Small items kept appearing in the Twin Cities dailies revealing that the College of St. Scholastica was a baseball powerhouse. A Minneapolis sportswriter would see such an item and say:

"How can a small school from Duluth compete with the best Division III teams in this region?"

And then the Division III season would race past, and the reporter from the big city never got around to writing a column that answered the question.

Last week, it became too late to talk to the source of the Saints' success, when coach John Baggs, 43, died four months after being diagnosed with cancer. He is survived by wife Colleen, son Maddux, 8, and daughter Josie, 3, and, yes, the son is named in honor of Greg Maddux.

"Coach Baggs was diagnosed on Oct. 24th," assistant Joe Wicklund said. "He called in the coaches -- we all played for him -- and told us, then told the team. The diagnosis was daunting from the start, but we were optimistic.

"We all felt that if there was someone to turn around an impossible situation it was Coach. We had already seen him do that."

St. Scholastica started a baseball program in 1987. The winter workouts were held in a gymnasium. Home games were played at high school fields. The Saints won 34 games in five years.

Baggs had played at Iowa State and graduated with a journalism degree. Gene McGivern, the sports information director at St. Thomas, said: "I knew John at Iowa State, and I thought he was going to be a sportswriter."

St. Scholastica was hiring a baseball coach for the 1991-92 school year. Baggs was 24 and talked his way into a job that didn't have a long list of applicants.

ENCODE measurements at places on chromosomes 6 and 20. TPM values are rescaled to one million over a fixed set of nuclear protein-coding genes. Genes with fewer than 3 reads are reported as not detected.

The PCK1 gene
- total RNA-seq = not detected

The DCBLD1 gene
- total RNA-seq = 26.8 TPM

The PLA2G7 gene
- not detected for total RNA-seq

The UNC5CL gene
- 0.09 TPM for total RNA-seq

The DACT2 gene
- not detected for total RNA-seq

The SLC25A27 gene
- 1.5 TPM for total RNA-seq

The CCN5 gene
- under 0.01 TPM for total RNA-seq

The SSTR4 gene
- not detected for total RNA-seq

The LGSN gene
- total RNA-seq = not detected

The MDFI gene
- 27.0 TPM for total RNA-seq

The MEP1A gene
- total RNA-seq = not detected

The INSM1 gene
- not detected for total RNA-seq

The Saints were competitive by his second year, and 26-14 by his fourth season in 1995. The climb to excellence continued from there.

"The program had 34 victories in history when Coach Baggs arrived," Wicklund said. "Now, it would be a bad year if we didn't win 34 games."

The Saints have reached a minimum of 34 victories for the past decade. The record from 1999 through 2008 was 366-88. The largest of those victories might have come in eliminating St. Thomas in last spring's regional tournament.

"We always seem to have great games with the Tommies," shortstop Kyle Wojtysiak said. "Eliminating them meant a lot for us, since they had knocked us out a couple of times."

On Sunday night, the Saints split a doubleheader with the Tommies at the Metrodome, winning the first game 3-1 and dropping the second 2-0.

The Saints' bus ride to Minneapolis came after an emotional weekend, when there was a wake for their coach Friday and a funeral mass Saturday.

"It was the biggest church in Duluth, and it was full," Wicklund said. "Coach's impact went beyond our campus to the city of Duluth."

Wojtysiak, a senior captain from Proctor, said Baggs' formula for success did not include being a back-slapper.

"He set high standards for you," Wojtysiak said. "He might have said things you didn't like to hear, but he made you better as a player. He was a hell of a coach.

"He knew what he was talking about. You believed in him. You knew how he had taken a baseball program that was nothing and turned it into something special."

St. Scholastica now has a 5-year-old fieldhouse in which to practice. Home games are played at Wade Stadium, Duluth's city ballpark. And the Saints have gone from trying to assemble the best ballplayers in the "Northland area" to a roster that includes a dozen Twin Cities kids.

How did Baggs do this in Duluth, the Air Conditioned City, where the odds are it still will be freezing when the conference tournament [Upper Midwest Athletic] is played in early May?

"Coach preached that the worse the weather the better we were going to like it," Wicklund said. "If it's cold, we want it colder. If there's light rain, make it snow.

"That was Coach Baggs. He turned every negative into a positive. And now the players and the coaches are going to try to do that with this season."

Patrick Reusse can be heard 5:30 to 9 a.m. weekdays on AM-1500 KSTP. •